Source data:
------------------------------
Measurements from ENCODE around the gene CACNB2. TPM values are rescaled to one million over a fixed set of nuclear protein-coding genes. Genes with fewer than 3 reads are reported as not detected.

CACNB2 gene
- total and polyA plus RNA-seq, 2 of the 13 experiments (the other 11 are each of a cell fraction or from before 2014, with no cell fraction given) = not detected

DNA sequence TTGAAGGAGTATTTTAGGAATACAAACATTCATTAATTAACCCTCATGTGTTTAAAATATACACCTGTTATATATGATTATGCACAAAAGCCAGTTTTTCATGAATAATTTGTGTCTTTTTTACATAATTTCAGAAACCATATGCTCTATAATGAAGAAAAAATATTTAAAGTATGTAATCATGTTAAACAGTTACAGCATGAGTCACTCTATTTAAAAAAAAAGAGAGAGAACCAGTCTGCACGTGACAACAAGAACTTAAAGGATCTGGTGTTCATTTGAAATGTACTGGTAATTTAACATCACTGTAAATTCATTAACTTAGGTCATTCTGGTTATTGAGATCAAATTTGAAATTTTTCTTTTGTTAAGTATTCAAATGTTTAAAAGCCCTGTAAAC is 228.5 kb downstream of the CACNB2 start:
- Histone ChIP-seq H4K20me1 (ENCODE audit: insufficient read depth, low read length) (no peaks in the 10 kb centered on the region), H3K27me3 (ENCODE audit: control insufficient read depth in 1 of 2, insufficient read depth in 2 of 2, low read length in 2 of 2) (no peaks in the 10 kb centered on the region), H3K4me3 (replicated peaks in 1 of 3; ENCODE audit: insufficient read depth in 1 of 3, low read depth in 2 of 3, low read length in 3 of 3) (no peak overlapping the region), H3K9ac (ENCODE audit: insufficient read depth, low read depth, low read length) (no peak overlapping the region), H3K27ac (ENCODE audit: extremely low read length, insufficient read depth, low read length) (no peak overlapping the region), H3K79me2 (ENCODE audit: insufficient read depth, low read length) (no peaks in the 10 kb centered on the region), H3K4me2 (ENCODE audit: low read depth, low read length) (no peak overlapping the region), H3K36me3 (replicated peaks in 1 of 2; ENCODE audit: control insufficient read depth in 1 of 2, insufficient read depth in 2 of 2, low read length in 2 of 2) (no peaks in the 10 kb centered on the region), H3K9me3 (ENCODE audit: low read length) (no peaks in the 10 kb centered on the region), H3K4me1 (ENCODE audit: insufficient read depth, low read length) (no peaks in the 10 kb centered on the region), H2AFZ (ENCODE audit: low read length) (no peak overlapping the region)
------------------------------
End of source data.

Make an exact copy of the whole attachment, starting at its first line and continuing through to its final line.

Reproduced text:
Measurements from ENCODE around the gene CACNB2. TPM values are rescaled to one million over a fixed set of nuclear protein-coding genes. Genes with fewer than 3 reads are reported as not detected.

CACNB2 gene
- total and polyA plus RNA-seq, 2 of the 13 experiments (the other 11 are each of a cell fraction or from before 2014, with no cell fraction given) = not detected

DNA sequence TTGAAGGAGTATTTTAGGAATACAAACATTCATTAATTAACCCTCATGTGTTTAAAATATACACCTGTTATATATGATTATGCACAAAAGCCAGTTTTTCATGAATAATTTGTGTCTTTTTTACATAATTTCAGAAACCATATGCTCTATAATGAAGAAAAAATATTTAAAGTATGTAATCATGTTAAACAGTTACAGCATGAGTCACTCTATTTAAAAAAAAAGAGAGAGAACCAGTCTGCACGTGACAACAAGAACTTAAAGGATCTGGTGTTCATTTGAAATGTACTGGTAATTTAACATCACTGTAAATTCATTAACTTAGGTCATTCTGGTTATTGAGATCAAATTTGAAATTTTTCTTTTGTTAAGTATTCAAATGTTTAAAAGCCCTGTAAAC is 228.5 kb downstream of the CACNB2 start:
- Histone ChIP-seq H4K20me1 (ENCODE audit: insufficient read depth, low read length) (no peaks in the 10 kb centered on the region), H3K27me3 (ENCODE audit: control insufficient read depth in 1 of 2, insufficient read depth in 2 of 2, low read length in 2 of 2) (no peaks in the 10 kb centered on the region), H3K4me3 (replicated peaks in 1 of 3; ENCODE audit: insufficient read depth in 1 of 3, low read depth in 2 of 3, low read length in 3 of 3) (no peak overlapping the region), H3K9ac (ENCODE audit: insufficient read depth, low read depth, low read length) (no peak overlapping the region), H3K27ac (ENCODE audit: extremely low read length, insufficient read depth, low read length) (no peak overlapping the region), H3K79me2 (ENCODE audit: insufficient read depth, low read length) (no peaks in the 10 kb centered on the region), H3K4me2 (ENCODE audit: low read depth, low read length) (no peak overlapping the region), H3K36me3 (replicated peaks in 1 of 2; ENCODE audit: control insufficient read depth in 1 of 2, insufficient read depth in 2 of 2, low read length in 2 of 2) (no peaks in the 10 kb centered on the region), H3K9me3 (ENCODE audit: low read length) (no peaks in the 10 kb centered on the region), H3K4me1 (ENCODE audit: insufficient read depth, low read length) (no peaks in the 10 kb centered on the region), H2AFZ (ENCODE audit: low read length) (no peak overlapping the region)